This amplifier is powerful enough to also drive an efficient set of speakers. It produces about 4 watts of power before clipping. This amp clips asymmetrically (at 10V p-p), as the gates of the MOSFETs are not driven in their potential center. The reason I have done this is that I have found that op-amps sound the best when they sink a bit of output current. Many folks put a resistor on the output to one of the voltage rails to “bias” the op-amp into class “A” operation. By tying the output of the op-amp to one of the gates instead of the middle of the two gates, the op-amp output is sitting at about 4.5 volts above ground potential, and thus is “biased” into class A. This may seem to contradict what I said earlier about needing to buffer the output of the op-amp so it doesn’t drive difficult loads. In this case, the op-amp is still only driving the gates of the MOSFETs, and the load it’s output stage sees is essentially the same as if it were connected to the center of the MOSFET gates.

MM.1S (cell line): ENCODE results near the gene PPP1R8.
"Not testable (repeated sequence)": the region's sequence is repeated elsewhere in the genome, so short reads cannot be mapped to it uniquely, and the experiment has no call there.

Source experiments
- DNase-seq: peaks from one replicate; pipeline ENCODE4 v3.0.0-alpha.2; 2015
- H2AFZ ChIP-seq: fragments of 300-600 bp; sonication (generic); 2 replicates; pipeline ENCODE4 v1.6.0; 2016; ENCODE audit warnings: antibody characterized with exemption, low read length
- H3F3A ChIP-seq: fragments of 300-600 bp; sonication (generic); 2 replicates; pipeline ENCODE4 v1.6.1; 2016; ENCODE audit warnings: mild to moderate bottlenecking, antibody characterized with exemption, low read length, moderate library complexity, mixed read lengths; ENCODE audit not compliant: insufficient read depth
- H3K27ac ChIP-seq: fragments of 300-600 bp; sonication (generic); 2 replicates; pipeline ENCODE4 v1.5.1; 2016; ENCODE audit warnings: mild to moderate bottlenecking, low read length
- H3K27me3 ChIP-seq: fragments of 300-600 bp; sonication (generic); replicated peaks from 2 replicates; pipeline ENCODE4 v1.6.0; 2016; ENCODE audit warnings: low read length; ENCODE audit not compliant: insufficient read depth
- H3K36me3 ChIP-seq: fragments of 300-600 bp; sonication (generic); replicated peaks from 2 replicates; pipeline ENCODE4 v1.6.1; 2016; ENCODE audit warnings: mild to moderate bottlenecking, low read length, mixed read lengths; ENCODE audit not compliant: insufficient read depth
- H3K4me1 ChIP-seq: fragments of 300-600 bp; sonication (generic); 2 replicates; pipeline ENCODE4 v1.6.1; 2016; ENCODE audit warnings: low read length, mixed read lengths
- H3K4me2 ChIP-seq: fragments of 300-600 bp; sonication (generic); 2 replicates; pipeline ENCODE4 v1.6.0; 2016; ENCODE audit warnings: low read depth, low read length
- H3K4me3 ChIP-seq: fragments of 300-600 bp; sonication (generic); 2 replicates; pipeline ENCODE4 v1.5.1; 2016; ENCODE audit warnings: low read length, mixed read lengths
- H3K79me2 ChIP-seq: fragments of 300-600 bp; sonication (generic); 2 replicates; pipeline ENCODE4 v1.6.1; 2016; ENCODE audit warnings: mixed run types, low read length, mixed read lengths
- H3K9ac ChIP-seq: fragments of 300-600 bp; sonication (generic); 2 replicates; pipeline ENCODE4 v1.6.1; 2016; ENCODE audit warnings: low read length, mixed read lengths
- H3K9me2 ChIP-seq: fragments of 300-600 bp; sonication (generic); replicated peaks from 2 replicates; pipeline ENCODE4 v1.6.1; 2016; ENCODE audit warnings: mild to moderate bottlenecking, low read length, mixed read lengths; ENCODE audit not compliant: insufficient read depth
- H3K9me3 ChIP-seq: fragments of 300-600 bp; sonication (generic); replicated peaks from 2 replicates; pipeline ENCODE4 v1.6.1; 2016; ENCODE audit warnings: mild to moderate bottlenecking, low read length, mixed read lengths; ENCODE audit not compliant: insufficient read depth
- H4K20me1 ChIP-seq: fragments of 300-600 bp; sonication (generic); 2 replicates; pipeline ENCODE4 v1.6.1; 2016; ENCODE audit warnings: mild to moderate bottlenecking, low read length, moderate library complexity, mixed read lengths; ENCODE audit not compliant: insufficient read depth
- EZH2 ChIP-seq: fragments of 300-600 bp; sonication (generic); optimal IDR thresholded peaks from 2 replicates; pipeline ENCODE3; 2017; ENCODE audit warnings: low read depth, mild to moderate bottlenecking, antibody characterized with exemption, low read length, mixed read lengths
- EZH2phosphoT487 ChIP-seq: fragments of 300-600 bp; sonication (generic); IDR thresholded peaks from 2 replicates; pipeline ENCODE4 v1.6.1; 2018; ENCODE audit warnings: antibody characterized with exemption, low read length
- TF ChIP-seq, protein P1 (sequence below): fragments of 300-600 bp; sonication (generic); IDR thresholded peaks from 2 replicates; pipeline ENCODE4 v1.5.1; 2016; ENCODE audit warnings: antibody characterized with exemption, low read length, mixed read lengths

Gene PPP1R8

Figure 3

The asymmetrical clipping is not a problem for a headphone amp because your ears will bleed long before the MOSFETs clip. If you are going to use this design for driving speakers, you should tie the op-amp output the center of the MOSFET gates using a pair of 450 ohm resistors (figure 3). Then the amp will clip at 15V p-p. I listened to this amp driving my Quad ESL’s and it’s quite promising. This amp sounds very good. If you own a set of Grado headphones and are driving them with an op-amp based headphone amp, I believe that the buffering the op-amp with a pair of MOSFET’s (per channel) will result in much improved sound quality. I haven’t heard a more transparent sounding headphone amp available at a reasonable cost.

Figure 4

Figure 5

View full scale version of PC board layout
Placement diagram